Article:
St. George won’t ever be central to the Charleston-North Charleston MSA, but the Highway 15 St. George exit on the St. George side of I-26 now has a big real estate sign advertising housing-development-sized acreage. That actually breaks my heart, because my relatives live in the country where Dorchester County becomes Orangeburg County, between highways 15 and 210, the next exit, and I never want to see the farm and timberland I know and love so much be run over by exurbia. Literally, if you take that St. George exit toward St. George and take the first right onto Duncan Chapel Road and stay on that road, after the road makes a 90-degree turn to the right, the first house on the left is my grandparents’ old house, where my mother and grandmother were born and raised, and nearly all the people living in that community who are white are related to me either closely or distantly. It’s as country as it gets, and I want it to stay that way forever.
I don't feel like that means it's about to get bulldozed. Some of Charleston's current mega developments aren't planned to be finished until the 2030s/40s as late as the 2060s. By that time hopefully Charleston will have taken density more serious rather than sprawl.

Unless climate change is super accelerated and Charleston is suddenly buried, I feel like that area around 26/95 will look around the same in 2090 as it does in 2020.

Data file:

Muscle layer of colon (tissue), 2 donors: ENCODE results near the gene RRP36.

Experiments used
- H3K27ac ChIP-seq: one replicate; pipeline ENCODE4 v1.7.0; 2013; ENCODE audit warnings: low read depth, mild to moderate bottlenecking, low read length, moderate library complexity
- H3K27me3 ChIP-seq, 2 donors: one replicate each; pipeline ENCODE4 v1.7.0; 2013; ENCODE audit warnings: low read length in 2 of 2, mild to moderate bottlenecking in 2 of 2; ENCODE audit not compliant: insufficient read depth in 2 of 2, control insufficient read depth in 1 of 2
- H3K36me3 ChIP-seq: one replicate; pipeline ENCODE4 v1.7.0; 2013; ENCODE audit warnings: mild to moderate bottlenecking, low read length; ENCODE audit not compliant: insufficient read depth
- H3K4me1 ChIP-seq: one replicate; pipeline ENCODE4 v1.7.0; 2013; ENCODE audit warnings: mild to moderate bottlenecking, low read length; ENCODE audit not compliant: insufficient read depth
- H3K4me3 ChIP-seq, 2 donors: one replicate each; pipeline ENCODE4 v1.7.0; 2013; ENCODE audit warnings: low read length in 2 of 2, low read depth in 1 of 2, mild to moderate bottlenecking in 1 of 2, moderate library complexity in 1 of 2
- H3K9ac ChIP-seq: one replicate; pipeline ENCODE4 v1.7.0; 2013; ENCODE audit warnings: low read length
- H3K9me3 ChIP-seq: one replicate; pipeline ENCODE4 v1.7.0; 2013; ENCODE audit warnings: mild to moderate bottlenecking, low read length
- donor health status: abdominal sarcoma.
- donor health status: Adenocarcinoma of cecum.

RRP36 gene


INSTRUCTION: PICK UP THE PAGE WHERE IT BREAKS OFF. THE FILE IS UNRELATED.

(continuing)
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Old 05-11-2020, 11:09 PM
 
Location: Charleston, SC
794 posts, read 1,500,820 times
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Quote:
Originally Posted by Jandrew5 View Post
True I guess. Everyone wants to blame China and manufacturing going overseas, but the state failed at adapting and providing opportunities for that corridor. The education and health standards are very low and havent improved in generations. Williamsburg County has a worse infant mortality rate than Syria and Colleton is worse than Libya. Even Florence would rank 106th if it were a country. 8 counties don't have one obgyn.

That area can be more than manufacturing and agriculture. There could've been prosperity. Greenville lost its textiles and look at it now. Charleston bounced back. Of course the jobs aren't going to go to those areas if the opportunities and infrastructure aren't there. Yeah Volvo could've went to Bamberg, but who is moving there?

Never too late for things to change, but at this rate, I feel like those people will continue to just move elsewhere around the state like Charleston.



I don't feel like that means it's about to get bulldozed. Some of Charleston's current mega developments aren't planned to be finished until the 2030s/40s as late as the 2060s. By that time hopefully Charleston will have taken density more serious rather than sprawl.

Unless climate change is super accelerated and Charleston is suddenly buried, I feel like that area around 26/95 will look around the same in 2090 as it does in 2020.